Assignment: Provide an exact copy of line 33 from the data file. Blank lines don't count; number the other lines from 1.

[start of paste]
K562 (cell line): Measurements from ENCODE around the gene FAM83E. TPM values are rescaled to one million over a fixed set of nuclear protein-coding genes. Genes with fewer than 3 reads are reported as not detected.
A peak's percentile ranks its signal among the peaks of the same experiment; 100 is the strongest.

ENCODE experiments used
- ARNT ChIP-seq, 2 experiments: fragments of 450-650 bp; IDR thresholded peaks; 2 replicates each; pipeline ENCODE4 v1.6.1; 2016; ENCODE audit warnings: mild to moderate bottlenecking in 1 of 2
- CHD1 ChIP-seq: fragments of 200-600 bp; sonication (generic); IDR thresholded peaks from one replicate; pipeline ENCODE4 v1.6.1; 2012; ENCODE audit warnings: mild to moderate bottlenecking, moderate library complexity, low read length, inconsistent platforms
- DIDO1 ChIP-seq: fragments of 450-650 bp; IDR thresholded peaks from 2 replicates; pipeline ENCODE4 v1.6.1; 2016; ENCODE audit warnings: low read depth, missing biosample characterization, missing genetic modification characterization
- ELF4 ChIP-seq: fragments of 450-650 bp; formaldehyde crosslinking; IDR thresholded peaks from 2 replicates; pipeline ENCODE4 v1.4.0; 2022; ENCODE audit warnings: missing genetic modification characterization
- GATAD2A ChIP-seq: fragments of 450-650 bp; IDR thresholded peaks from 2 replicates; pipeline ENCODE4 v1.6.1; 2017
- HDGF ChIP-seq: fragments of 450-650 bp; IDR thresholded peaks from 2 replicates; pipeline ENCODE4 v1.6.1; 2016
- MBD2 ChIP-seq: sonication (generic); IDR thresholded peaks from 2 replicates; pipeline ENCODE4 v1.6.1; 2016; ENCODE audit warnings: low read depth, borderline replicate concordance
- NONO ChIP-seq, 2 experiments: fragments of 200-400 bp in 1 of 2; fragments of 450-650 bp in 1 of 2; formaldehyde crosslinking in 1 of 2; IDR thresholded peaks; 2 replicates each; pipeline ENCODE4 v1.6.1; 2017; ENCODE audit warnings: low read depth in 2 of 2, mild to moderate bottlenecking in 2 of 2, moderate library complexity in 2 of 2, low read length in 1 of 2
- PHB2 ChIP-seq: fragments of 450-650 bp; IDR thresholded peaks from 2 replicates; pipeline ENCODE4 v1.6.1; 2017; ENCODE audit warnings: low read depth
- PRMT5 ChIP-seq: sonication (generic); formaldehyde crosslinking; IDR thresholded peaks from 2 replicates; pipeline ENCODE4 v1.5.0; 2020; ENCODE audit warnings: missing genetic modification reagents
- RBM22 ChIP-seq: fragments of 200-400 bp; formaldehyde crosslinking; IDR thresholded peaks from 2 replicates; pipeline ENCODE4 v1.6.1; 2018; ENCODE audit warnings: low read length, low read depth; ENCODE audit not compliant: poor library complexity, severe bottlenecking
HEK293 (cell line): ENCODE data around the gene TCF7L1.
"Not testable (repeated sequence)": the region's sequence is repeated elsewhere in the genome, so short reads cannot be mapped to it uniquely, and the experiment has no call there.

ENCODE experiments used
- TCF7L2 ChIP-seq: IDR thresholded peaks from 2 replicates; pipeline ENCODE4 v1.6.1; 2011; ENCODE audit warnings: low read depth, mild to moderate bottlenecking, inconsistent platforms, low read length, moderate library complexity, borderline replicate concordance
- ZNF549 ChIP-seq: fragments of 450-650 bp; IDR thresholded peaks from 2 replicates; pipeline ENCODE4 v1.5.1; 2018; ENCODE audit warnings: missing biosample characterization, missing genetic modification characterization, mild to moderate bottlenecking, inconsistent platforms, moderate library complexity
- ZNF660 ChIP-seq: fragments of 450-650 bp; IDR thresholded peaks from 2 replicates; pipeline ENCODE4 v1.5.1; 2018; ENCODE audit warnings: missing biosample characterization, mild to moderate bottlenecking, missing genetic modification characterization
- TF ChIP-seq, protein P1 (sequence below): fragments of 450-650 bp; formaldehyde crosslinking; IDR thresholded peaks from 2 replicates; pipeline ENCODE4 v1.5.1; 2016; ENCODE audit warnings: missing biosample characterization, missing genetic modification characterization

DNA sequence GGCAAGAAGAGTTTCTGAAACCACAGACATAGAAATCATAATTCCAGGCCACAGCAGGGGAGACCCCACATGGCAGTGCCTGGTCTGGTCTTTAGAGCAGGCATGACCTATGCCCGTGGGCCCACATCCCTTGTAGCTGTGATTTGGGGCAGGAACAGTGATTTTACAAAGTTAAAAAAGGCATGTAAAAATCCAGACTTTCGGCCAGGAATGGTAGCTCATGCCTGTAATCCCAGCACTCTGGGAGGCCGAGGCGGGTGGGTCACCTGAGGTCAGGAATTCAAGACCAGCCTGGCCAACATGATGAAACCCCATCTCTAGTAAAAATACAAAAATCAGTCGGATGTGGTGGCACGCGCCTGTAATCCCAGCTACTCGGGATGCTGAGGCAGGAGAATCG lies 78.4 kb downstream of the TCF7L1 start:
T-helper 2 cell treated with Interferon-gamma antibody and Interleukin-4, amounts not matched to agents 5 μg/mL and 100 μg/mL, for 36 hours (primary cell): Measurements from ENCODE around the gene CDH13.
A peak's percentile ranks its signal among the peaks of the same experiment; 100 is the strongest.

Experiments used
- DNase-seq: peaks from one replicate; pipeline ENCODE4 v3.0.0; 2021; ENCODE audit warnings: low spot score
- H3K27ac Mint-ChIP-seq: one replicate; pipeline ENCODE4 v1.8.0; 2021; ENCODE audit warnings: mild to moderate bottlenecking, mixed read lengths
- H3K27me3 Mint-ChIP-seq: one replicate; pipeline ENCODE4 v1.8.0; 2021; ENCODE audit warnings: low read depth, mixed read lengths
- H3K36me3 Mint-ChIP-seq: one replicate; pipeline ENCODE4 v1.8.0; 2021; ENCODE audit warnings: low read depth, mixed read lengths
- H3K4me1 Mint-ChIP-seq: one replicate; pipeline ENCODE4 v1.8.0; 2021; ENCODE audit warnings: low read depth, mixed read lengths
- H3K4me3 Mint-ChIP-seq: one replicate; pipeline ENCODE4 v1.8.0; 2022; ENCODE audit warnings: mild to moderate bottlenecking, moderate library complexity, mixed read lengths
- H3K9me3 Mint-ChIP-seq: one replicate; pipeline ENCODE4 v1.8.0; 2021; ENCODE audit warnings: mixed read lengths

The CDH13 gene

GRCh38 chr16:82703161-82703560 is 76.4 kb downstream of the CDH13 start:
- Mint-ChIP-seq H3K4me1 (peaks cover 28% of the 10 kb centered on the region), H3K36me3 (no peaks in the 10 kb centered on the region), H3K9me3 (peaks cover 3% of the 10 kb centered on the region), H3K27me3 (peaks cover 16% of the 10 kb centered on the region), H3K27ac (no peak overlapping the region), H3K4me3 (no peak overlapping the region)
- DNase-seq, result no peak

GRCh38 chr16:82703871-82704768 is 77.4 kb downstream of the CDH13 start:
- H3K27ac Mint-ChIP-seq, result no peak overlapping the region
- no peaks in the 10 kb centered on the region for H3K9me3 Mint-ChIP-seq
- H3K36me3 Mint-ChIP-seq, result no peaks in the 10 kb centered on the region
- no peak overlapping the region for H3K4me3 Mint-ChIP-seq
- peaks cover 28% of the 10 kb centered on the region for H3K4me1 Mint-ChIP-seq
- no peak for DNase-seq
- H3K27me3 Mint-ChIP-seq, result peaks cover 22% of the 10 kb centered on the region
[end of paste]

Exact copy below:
The CDH13 gene